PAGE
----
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Theater director asks Putin to protect arts from pressure

Associated Press logo Associated Press 12/2/2016 By VLADIMIR ISACHENKOV, Associated Press
Russian President Vladimir Putin, gestures, as he meets leader of Georgia's breakaway province of Abkhazia Raul Khadzhimba in the Kremlin in Moscow, Russia on Thursday, Dec. 1, 2016. (Natalia Kolesnikova/Pool photo via AP) © The Associated Press Russian President Vladimir Putin, gestures, as he meets leader of Georgia's breakaway province of Abkhazia Raul Khadzhimba in the Kremlin in Moscow, Russia on Thursday, Dec. 1, 2016. (Natalia Kolesnikova/Pool photo via AP)

MOSCOW (AP) — President Vladimir Putin pledged Friday to protect the freedom of artistic expression in Russia, but urged artists to be careful not to offend religious believers.

Russian President Vladimir Putin chairs a Security Council meeting in the Kremlin in Moscow, Russia, Thursday, Dec. 1, 2016. (Alexei Druzhinin, Sputnik, Kremlin Pool Photo via AP) © The Associated Press Russian President Vladimir Putin chairs a Security Council meeting in the Kremlin in Moscow, Russia, Thursday, Dec. 1, 2016. (Alexei Druzhinin, Sputnik, Kremlin Pool Photo via AP)

Putin's comments at a meeting with Russian cultural figures came amid increasing attempts by officials and conservative vigilantes to meddle in the arts sphere.

Russia's growing conservative streak has worried many in the country's artistic community. A Moscow art gallery recently shut down an exhibition of nude photos by an American photographer after a raid by vigilantes. The Siberian city of Omsk also banned a performance of the musical "Jesus Christ Superstar" following a petition by devout Orthodox believers.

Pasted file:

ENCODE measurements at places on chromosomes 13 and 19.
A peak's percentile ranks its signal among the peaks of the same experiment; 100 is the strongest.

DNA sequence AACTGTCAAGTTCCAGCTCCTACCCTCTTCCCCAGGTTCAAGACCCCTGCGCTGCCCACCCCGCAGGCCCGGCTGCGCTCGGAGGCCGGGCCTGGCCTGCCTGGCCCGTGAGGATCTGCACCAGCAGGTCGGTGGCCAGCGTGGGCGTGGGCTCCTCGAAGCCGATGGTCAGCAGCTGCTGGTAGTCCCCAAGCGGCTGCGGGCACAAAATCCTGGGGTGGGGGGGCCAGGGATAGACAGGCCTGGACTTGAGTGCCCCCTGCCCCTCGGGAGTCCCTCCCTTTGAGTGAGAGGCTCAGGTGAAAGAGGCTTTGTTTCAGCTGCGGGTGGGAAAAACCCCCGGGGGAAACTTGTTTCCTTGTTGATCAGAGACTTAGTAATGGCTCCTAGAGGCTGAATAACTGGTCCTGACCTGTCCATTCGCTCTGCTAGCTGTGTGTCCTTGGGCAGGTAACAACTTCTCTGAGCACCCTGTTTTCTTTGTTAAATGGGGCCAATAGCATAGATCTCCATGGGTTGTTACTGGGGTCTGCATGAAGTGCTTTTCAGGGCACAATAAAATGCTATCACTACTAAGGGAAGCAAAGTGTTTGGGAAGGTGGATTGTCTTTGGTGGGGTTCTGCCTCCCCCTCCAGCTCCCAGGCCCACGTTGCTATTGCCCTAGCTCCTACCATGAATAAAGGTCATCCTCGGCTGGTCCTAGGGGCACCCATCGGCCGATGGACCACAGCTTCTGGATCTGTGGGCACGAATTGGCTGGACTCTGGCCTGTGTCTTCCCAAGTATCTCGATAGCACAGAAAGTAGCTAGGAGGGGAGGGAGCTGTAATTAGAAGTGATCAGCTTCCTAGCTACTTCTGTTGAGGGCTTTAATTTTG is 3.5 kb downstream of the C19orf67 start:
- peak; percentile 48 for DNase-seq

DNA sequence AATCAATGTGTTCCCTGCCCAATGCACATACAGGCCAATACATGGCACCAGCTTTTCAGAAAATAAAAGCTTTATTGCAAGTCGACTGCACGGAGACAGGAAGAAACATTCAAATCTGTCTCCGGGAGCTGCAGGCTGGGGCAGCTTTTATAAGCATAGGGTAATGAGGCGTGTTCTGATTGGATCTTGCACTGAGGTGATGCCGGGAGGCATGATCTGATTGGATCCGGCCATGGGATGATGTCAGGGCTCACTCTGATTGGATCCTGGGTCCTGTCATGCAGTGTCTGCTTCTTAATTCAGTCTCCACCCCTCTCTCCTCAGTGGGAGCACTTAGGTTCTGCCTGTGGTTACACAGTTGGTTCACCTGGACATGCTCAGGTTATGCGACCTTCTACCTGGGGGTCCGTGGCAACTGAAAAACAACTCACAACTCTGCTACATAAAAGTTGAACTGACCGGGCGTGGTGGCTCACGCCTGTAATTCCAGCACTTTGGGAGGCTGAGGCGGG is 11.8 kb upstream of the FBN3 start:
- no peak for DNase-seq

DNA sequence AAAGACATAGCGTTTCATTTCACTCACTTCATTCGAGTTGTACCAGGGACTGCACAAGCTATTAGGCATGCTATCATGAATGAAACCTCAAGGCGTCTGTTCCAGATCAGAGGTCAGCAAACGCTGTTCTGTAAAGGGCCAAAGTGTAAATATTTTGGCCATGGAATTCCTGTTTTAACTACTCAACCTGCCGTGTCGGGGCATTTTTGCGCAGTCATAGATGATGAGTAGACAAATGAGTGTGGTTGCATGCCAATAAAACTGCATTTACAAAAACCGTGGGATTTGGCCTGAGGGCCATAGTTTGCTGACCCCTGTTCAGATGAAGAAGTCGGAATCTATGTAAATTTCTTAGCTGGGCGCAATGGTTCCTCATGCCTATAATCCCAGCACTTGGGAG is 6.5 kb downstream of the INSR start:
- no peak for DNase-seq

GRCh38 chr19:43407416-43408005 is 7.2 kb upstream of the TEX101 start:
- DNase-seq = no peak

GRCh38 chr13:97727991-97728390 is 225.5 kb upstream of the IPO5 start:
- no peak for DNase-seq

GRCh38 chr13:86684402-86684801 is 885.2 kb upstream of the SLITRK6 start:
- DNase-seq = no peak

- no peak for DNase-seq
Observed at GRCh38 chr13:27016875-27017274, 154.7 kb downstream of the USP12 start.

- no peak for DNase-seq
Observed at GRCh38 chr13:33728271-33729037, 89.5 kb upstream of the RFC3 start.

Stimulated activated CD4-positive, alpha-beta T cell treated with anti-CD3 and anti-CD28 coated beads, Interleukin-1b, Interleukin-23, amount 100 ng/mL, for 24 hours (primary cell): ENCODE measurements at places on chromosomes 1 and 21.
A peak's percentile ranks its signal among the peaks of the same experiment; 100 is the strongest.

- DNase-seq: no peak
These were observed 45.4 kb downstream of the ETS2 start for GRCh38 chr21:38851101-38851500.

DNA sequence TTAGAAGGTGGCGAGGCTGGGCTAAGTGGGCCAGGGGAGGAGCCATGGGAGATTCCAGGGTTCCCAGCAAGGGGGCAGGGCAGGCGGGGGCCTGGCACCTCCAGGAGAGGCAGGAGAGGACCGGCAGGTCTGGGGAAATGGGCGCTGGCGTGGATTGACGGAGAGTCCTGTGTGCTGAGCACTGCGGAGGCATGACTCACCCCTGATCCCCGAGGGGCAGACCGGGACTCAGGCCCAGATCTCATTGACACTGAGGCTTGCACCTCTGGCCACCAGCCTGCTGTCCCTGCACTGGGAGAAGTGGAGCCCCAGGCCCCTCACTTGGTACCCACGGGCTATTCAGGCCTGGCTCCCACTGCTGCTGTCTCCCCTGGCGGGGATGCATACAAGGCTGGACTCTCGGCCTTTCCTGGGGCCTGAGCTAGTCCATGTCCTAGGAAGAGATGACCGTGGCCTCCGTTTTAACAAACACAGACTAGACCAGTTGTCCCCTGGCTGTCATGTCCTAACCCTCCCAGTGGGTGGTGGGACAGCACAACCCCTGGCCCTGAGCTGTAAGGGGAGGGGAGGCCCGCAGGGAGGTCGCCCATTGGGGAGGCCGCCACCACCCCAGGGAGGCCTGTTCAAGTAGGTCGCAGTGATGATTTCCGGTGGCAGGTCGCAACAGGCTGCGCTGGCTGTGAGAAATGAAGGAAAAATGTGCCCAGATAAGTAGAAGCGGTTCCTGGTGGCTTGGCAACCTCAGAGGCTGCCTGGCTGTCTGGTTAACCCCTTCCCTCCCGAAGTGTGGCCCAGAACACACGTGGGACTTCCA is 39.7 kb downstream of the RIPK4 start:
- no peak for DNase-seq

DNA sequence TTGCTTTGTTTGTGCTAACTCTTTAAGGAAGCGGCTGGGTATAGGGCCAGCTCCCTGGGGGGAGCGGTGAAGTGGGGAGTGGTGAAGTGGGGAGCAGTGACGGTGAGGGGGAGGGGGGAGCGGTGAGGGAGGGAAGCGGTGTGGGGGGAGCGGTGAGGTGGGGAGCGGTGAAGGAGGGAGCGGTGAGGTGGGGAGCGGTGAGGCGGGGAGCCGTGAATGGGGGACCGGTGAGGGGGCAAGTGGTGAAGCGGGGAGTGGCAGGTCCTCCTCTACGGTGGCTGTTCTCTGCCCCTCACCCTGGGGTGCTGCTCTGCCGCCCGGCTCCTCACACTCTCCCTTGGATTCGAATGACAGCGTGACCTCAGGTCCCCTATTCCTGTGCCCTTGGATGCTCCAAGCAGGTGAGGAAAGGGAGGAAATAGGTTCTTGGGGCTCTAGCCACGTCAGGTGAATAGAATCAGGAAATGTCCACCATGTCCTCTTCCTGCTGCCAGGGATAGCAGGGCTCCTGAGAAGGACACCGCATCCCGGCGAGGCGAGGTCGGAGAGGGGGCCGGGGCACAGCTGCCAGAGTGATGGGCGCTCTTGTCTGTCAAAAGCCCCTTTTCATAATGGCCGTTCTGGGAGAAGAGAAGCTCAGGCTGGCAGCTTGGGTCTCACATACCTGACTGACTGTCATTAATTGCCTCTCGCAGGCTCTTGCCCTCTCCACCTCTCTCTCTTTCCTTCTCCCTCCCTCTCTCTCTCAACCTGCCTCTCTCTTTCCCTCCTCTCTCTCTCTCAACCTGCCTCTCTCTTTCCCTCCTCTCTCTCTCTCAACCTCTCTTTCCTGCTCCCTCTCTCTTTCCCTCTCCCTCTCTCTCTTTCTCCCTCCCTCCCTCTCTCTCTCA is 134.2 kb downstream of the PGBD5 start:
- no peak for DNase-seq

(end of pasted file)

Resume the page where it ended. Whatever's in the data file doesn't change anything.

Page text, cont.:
During Friday's meeting, Yevgeny Mironov, a prominent actor who is the artistic director of Moscow's Theater of Nations, pleaded with Putin to stop officials and conservative groups from trying to censor the creative arts.

"Any hooliganism, any attempts to thwart a theater performance or an exhibition are absolutely inadmissible and must be punished in all severity of law," Putin said.

But he also added that "any freedom has another side: responsibility."

"There is a very narrow edge between dangerous buffoonery and freedom of expression," Putin said.

He pointed to a 2015 attack on the French satirical magazine Charlie Hebdo in Paris that killed 12 people as an example of the dangers of offending religious feelings.

"A question arises, did those cartoonists need to offend Islamic believers?" he said. "The artists might not have wanted to offend anyone, but they did."

"We must bear that in mind and not to allow that, not to split the society," Putin added.

Russia's conservative trend has come in sync with the tightening of controls over the nation's political scene after Putin's election to a third presidential term in 2012.

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